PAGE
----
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Dark crystals: the brutal reality behind a booming wellness craze

Life and style | The Guardian

Demand for ‘healing’ crystals is soaring – but many are mined in deadly conditions in one of the world’s poorest countries. And there is little evidence that this billion-dollar industry is cleaning up its act.

By Tess McClure

In February, crystals colonised Tucson. They spread out over carparks and gravel lots, motel courtyards and freeway footpaths, past strip malls and burger bars. Beneath tents and canopies, on block after block, rested every kind of stone imaginable: the opaque, soapy pastels of angeline; dark, mossy-toned epidote; tourmaline streaked with red and green. There were enormous, dining-table-sized pieces selling for tens of thousands of dollars, lumps of rose quartz for $100, crystal eggs for $1.50. Crystals were stacked upon crystals, filling plastic trays, carved into every possible shape: knives, penises, bathtubs, angels, birds of paradise.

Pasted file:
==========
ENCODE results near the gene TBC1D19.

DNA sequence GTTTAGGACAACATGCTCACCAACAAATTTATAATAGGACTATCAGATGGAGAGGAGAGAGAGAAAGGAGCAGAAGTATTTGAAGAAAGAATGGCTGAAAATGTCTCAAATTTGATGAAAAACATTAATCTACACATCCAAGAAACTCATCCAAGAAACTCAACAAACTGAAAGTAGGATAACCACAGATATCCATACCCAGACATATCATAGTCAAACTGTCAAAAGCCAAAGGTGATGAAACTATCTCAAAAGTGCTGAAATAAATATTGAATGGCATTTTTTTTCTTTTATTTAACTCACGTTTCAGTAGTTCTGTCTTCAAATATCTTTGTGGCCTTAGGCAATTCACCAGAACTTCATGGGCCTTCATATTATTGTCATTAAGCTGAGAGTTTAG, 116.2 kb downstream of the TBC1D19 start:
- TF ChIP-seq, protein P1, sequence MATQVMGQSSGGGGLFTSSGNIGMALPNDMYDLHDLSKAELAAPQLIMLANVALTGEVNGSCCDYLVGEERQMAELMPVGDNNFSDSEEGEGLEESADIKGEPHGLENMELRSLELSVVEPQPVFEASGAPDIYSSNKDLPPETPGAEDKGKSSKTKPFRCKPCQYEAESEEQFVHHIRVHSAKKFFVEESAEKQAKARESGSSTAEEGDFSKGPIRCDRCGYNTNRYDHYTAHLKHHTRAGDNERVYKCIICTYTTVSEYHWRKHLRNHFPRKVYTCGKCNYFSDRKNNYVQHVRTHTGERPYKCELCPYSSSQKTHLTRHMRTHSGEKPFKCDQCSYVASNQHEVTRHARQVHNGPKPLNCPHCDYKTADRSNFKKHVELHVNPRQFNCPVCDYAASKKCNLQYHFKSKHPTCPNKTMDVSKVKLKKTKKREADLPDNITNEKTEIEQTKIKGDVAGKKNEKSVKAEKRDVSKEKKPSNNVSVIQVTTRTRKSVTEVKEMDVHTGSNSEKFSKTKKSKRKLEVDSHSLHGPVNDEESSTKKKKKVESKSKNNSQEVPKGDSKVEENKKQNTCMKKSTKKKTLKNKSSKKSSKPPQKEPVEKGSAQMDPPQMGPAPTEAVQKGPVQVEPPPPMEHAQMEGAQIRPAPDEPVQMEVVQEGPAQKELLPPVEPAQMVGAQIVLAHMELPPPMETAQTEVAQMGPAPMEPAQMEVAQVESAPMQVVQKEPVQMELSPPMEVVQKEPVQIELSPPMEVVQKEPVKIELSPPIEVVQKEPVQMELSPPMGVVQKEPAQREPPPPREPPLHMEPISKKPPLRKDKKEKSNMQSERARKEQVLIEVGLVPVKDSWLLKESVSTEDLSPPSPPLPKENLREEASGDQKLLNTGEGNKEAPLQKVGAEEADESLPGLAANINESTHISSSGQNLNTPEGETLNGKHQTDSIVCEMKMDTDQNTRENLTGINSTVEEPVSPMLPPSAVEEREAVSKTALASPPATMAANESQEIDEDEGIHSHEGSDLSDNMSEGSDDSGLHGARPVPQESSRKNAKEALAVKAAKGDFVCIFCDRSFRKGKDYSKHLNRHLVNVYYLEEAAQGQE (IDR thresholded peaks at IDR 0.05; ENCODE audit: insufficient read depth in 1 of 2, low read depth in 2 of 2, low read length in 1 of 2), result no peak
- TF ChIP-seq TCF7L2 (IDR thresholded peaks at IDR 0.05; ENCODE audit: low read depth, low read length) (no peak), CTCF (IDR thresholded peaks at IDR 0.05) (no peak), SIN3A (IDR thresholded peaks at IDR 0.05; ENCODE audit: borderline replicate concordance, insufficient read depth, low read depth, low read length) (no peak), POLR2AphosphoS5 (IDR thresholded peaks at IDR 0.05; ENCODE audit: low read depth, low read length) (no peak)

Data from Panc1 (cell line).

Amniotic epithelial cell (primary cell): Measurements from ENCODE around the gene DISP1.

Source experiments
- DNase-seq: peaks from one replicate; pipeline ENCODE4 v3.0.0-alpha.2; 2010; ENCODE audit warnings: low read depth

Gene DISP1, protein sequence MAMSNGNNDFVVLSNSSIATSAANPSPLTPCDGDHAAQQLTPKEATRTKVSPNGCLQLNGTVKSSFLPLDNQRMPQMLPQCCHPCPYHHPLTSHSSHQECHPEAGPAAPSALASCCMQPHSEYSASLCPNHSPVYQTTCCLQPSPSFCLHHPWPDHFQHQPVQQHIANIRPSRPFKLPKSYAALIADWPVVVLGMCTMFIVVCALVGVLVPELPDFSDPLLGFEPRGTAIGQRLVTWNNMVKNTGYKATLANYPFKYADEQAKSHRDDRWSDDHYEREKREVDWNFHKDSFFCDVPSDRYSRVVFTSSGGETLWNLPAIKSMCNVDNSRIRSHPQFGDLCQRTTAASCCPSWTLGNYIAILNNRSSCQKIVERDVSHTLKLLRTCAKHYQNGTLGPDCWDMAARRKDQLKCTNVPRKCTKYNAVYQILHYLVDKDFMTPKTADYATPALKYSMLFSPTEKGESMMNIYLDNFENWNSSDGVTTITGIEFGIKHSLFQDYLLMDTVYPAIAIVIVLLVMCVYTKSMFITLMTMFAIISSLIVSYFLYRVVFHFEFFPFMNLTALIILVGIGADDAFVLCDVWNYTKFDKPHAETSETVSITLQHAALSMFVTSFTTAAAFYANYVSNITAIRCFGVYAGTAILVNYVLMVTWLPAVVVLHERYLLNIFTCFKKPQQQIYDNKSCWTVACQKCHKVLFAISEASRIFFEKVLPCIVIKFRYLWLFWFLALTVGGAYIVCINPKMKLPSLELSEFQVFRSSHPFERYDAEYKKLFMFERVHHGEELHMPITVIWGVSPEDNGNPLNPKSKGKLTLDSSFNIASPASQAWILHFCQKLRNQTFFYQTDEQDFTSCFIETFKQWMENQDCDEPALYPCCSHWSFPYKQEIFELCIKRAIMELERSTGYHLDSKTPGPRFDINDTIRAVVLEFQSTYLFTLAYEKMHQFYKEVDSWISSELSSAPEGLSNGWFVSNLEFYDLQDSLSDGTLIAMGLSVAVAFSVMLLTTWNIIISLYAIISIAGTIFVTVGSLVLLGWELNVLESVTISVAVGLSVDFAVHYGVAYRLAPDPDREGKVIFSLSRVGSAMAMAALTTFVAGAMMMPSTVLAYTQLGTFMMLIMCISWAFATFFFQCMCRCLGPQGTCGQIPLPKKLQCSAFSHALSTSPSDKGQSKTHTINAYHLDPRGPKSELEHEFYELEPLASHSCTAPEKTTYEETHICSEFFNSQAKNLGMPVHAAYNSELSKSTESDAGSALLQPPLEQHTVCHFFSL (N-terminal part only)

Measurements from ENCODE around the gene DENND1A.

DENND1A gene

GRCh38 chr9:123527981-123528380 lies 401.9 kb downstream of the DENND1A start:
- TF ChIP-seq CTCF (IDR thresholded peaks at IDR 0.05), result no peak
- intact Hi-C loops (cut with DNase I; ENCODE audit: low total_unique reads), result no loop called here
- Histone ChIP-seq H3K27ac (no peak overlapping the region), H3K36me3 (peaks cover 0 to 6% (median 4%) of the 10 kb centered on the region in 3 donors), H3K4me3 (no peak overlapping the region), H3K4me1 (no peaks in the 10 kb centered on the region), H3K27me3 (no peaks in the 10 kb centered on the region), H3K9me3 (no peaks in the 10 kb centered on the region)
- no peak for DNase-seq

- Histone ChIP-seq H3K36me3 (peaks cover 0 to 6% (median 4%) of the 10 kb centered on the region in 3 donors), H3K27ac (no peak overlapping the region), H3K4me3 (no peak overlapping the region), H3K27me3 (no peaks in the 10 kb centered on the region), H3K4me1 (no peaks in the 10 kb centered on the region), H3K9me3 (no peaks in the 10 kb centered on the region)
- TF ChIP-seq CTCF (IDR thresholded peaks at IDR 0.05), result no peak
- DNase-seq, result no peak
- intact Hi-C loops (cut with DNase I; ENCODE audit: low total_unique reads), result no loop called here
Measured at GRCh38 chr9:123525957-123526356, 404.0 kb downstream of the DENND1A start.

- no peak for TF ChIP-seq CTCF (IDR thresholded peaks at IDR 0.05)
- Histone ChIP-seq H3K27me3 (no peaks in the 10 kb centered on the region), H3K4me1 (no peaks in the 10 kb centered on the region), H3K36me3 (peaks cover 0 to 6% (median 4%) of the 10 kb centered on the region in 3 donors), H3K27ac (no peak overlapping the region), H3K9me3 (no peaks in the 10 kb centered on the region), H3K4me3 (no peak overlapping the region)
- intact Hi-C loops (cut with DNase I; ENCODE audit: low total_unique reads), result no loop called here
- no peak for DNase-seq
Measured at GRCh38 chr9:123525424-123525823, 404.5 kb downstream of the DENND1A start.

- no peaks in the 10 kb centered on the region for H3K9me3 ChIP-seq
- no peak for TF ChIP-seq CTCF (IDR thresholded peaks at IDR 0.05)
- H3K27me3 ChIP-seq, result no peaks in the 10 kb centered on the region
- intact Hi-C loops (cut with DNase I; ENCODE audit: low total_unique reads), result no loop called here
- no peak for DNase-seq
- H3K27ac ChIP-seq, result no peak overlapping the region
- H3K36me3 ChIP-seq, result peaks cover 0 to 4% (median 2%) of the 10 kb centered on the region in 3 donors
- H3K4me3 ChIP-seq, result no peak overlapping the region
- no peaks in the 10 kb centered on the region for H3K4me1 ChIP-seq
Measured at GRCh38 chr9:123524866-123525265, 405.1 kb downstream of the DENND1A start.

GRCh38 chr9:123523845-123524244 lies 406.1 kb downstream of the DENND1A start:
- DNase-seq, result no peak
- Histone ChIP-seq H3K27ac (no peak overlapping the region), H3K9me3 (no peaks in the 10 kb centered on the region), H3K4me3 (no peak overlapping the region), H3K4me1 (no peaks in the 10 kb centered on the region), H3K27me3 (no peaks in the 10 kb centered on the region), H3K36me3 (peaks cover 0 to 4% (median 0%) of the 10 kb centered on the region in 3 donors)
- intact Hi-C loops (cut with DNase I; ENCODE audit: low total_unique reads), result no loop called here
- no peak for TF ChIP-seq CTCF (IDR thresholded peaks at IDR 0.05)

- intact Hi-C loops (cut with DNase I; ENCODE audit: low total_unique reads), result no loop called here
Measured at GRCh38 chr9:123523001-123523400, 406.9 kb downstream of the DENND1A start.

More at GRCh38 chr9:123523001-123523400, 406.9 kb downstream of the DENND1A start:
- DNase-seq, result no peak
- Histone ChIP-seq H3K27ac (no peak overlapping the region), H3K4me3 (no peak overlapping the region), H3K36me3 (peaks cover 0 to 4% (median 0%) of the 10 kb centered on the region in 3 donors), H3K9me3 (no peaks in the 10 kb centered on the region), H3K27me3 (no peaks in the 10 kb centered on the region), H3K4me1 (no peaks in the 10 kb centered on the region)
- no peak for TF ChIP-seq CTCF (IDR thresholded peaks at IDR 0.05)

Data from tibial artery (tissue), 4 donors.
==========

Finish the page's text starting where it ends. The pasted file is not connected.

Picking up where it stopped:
It was the month of the Tucson gem shows, a series of markets and exhibitions that collectively make up the largest crystal expo in the world. More than 4,000 crystal, mineral and gemstone vendors had come to sell their wares. They were expecting more than 50,000 customers to pass through, from new age enthusiasts with thick dreadlocks and tie-dye T-shirts, to gallery owners, suited businessmen and major wholesalers. Deals done here would determine the fate of tens of thousands of tonnes of crystals, dispatching them across the US and Europe into museums and galleries, crystal healing and yoga centres, wellness retailers and Etsy stores.

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September 17th 2019, 5:53 am
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